• receiving platelet transfusions (this is usually only prescribed in an emergency situation)
  • removing the spleen (this is usually only prescribed in an emergency situation)

Managing eczema (atopic dermatitis)

There are several useful ways of managing eczema. Learn more.

Stem cell/bone marrow transplants

stem cell transplant (also known as a bone marrow transplant) is the mainstay of treatment for Wiskott-Aldrich syndrome. This is the only available treatment option that has a chance of providing a permanent cure.

Stem cells are a versatile type of cell found in bone marrow. These cells have a unique and powerful ability: They can develop into several different types of specialized cells.

In the case of a child with Wiskott-Aldrich syndrome, stem cells from a healthy donor are injected into the child's bloodstream. They will then become healthy white blood cells and platelets that replenish blood and immune functions – essentially building a whole new, functional blood and immune system for the child. If the platelets and immune system regain complete function, the child may be permanently cured.

Not every child with Wiskott-Aldrich syndrome will benefit from a stem cell transplant .The odds of success depend on:

  • the child's overall health at the time of the procedure
  • the match between the patient and donor's bone marrow (the best option is marrow taken from a matched sibling)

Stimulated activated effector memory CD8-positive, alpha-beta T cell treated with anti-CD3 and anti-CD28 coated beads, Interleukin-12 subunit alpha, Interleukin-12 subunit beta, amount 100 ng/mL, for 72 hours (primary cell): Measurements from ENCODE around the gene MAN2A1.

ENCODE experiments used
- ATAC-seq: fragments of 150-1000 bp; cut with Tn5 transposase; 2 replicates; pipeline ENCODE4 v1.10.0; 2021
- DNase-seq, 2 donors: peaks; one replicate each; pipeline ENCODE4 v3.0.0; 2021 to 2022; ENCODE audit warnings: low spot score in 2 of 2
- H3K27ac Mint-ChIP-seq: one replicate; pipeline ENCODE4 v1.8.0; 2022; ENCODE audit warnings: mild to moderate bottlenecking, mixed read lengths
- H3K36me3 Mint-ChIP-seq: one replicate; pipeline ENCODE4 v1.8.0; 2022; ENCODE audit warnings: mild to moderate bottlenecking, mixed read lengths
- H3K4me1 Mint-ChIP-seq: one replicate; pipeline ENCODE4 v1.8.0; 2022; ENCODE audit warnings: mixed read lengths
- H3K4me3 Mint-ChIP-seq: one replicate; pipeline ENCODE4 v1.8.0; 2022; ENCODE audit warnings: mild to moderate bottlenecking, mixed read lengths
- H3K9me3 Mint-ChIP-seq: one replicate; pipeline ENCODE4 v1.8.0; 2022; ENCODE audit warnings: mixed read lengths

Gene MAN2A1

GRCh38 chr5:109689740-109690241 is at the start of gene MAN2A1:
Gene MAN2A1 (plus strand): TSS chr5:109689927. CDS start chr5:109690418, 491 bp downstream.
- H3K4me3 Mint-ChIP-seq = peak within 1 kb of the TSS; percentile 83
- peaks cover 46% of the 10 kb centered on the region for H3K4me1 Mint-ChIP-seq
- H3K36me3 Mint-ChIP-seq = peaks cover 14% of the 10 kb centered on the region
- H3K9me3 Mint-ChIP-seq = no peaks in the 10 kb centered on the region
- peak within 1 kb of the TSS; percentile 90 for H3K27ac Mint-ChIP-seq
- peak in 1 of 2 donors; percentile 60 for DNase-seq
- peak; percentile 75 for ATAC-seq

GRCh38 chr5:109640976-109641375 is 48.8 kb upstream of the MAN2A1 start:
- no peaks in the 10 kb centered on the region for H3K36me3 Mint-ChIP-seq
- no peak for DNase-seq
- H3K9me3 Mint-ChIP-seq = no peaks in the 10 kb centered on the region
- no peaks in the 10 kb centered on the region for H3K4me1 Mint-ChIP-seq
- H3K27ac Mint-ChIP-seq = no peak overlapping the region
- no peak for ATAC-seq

• the child's age at the time of the transplant; ideally, the transplant should take place before he turns 5 years old

The Pediatric Stem Cell Transplant Center at Dana-Farber/Boston Children’s Cancer and Blood Disorders Center is one of the oldest, largest and most experienced pediatric transplant centers in the nation. Our experts perform more than 90 transplants for children of all ages, with a wide variety of health conditions and from all around the world, every year.

Read about the process and what to expect during a stem cell transplant.

Gene therapy

Stem cell transplants are not always perfect treatments for Wiskott-Aldrich syndrome. For example, children may have improvement but not complete recovery of the platelets to a normal level or may have partial but not complete recovery of the immune system.

In addition, any transplant carries a risk of a phenomenon known as graft-versus-host disease. This means that the new immune system coming from the donor attacks the patient’s body, as if it is an unwanted intruder. This condition is more likely if the donor is an unrelated person or if the tissue type is not fully matched. Some cases of graft-versus-host disease are mild but others are severe or even fatal.

A new and promising field, gene therapy, may have the answers to these treatment obstacles. In gene therapy (also called gene transfer), patients receive stem cells from their own bone marrow or blood (rather than from another person). These cells also have an added ingredient: they've been infused with a working, healthy version of the mutated gene responsible for the child's disease.

If the gene therapy is successful, the child will enjoy all the benefits of a stem cell transplant without the potential hazard of graft-versus-host disease.

Click on the Research tab above to learn more about our gene therapy clinical trial for children with Wiskott-Aldrich syndrome.

What is the long term outlook?

If your child's blood and immune system is restored to good working order, he should be able to enjoy a rich, active adult life, including having a family.

It is important to note, though, that genetic counseling is essential for prospective parents with a family history of Wiskott-Aldrich syndrome or any other immune deficiency.